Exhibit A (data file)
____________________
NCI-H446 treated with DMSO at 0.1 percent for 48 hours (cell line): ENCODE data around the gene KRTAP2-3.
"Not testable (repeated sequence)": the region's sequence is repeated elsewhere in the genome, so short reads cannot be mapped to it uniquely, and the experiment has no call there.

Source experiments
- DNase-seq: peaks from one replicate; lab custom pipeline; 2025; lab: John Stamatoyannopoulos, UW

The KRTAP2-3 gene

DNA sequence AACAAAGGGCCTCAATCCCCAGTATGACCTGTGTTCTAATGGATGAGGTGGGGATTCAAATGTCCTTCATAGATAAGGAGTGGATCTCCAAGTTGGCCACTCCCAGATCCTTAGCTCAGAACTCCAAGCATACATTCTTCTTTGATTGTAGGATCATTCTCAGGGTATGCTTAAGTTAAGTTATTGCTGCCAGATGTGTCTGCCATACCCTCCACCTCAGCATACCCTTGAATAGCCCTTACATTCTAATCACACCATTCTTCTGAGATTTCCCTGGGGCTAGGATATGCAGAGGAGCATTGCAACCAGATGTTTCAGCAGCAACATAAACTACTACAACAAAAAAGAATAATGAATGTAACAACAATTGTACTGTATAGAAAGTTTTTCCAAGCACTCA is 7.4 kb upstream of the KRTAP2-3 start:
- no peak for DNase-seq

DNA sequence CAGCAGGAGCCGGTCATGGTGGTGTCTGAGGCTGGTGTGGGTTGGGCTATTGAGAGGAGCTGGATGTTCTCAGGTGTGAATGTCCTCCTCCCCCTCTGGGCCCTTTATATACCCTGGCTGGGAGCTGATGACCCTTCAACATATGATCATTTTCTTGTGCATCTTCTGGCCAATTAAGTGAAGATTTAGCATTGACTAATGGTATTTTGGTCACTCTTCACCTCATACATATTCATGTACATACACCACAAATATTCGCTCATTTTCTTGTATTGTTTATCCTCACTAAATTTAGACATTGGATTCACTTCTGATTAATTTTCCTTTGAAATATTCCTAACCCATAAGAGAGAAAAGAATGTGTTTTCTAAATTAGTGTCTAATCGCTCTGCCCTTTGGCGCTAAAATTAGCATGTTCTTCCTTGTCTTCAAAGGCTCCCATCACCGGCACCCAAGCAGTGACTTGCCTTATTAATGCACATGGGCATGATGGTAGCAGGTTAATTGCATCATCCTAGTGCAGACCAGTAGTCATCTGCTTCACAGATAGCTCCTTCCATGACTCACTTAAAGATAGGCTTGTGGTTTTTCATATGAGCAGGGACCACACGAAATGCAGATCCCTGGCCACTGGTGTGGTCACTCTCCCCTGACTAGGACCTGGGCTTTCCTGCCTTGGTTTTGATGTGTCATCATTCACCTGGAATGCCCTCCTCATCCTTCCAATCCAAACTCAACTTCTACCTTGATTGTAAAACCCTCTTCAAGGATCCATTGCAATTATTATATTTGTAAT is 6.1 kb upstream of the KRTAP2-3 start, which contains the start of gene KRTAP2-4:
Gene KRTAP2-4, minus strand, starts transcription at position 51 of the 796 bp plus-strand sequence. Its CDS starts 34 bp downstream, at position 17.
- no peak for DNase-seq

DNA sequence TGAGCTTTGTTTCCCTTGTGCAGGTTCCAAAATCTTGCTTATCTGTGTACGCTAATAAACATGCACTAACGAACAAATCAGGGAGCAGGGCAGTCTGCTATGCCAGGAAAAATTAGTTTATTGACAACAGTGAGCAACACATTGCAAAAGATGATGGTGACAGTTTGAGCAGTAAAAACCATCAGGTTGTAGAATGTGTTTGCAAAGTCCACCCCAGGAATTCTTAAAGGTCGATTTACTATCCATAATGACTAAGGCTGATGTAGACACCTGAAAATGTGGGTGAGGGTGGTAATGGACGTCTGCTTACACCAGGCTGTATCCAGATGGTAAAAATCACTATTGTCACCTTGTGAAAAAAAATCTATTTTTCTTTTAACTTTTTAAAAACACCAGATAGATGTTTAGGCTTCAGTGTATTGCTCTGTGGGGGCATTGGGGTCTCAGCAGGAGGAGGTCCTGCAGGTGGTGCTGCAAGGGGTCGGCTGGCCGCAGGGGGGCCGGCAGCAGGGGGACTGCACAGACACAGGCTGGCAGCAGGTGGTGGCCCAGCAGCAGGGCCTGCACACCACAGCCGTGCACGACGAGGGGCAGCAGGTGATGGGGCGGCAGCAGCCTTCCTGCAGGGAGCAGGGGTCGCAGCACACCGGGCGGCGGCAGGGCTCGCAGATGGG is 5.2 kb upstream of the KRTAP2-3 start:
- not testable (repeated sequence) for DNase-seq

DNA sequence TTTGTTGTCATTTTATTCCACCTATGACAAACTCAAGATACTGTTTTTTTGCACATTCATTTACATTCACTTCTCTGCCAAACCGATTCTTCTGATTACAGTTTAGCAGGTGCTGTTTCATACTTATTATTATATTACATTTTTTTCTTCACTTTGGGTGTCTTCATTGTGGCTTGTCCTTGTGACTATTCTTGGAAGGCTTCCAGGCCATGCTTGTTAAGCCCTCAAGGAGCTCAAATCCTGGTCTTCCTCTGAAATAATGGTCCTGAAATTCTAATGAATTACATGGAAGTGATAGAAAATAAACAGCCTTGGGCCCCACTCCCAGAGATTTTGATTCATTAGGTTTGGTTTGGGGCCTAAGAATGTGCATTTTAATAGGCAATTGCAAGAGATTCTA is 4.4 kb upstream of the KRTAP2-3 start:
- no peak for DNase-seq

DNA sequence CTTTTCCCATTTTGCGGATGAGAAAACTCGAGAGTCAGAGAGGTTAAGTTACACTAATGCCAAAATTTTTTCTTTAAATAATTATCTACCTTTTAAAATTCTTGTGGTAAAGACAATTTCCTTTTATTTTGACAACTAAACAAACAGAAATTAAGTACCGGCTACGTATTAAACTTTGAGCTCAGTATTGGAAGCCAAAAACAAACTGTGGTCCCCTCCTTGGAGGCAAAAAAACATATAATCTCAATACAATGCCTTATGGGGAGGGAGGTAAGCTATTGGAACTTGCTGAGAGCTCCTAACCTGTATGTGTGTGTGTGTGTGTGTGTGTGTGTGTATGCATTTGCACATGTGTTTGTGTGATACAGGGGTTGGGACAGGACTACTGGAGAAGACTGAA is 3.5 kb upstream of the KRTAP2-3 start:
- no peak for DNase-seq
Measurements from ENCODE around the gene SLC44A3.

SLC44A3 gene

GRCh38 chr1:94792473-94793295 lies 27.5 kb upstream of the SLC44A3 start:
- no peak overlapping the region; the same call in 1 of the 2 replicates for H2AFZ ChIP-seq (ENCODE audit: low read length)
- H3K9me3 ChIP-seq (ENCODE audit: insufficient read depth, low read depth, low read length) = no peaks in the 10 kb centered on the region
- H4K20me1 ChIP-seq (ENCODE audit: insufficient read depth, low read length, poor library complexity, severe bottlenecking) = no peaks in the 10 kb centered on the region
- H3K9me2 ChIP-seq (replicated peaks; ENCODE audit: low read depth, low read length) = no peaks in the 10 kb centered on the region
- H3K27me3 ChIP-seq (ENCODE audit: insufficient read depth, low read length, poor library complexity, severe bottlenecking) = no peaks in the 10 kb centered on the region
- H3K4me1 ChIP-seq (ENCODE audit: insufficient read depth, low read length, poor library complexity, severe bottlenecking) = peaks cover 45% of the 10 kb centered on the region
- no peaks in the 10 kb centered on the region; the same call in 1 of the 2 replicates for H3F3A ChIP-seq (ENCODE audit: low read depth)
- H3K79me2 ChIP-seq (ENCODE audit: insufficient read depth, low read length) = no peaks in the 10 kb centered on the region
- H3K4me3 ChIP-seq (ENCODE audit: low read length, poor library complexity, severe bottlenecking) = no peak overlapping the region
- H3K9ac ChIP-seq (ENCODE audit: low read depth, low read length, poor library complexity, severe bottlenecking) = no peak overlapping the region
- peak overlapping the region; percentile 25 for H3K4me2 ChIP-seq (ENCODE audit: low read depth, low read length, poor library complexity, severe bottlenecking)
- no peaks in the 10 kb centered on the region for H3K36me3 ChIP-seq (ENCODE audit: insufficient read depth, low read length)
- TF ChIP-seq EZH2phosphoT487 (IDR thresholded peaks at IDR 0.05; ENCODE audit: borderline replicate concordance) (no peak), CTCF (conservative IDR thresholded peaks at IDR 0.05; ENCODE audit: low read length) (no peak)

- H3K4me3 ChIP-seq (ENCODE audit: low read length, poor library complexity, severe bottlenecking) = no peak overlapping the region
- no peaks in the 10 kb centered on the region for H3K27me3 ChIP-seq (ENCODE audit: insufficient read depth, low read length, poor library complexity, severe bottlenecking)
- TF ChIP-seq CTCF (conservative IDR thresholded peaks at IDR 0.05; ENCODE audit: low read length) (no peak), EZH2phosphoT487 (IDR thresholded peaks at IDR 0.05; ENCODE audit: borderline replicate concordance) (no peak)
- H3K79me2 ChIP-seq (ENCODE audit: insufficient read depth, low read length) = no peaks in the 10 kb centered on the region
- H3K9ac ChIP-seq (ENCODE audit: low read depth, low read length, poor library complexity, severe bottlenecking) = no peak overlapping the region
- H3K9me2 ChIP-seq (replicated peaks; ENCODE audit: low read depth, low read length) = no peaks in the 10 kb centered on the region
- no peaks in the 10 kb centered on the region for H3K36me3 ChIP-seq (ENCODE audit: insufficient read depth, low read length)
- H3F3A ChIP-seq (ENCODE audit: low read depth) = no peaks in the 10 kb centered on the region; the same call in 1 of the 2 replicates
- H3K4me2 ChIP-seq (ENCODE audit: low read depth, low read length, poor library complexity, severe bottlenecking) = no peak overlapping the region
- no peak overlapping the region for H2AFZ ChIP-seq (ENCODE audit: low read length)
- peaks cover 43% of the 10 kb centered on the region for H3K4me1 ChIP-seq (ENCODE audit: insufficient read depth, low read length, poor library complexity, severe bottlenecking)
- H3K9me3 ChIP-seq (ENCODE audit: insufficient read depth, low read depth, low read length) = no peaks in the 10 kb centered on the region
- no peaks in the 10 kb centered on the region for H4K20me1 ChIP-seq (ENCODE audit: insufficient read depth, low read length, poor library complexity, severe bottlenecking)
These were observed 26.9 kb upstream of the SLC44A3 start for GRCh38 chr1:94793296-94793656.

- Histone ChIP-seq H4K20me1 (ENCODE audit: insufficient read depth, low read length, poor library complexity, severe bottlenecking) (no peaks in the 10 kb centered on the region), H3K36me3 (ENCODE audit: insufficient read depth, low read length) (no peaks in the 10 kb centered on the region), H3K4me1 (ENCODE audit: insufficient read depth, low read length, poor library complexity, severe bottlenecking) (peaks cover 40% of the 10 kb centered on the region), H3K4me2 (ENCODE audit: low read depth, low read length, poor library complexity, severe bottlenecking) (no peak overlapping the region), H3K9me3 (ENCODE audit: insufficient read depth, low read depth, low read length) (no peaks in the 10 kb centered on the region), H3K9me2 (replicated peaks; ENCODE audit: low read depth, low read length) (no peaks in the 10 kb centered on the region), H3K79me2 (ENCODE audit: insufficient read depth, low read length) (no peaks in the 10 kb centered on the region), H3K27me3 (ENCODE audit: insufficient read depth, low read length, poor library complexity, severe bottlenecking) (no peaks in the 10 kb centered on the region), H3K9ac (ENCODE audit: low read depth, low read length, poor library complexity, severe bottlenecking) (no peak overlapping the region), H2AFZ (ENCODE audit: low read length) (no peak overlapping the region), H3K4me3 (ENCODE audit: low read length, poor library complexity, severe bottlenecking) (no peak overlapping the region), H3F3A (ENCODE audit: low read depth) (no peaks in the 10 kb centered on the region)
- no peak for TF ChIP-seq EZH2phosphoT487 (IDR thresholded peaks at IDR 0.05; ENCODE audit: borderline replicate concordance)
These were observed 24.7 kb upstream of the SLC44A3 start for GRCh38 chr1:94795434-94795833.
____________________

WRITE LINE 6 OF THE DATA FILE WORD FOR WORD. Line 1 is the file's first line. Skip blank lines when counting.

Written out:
DNA sequence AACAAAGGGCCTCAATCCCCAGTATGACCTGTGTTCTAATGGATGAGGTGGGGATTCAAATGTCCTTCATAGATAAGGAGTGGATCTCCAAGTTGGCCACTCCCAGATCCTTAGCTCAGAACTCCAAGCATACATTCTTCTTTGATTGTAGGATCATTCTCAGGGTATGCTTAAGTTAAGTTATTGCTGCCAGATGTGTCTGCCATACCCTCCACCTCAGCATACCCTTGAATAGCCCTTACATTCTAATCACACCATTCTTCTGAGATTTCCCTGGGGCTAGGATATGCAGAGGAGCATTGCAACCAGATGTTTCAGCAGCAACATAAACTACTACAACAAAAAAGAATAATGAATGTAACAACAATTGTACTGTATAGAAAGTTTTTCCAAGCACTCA is 7.4 kb upstream of the KRTAP2-3 start: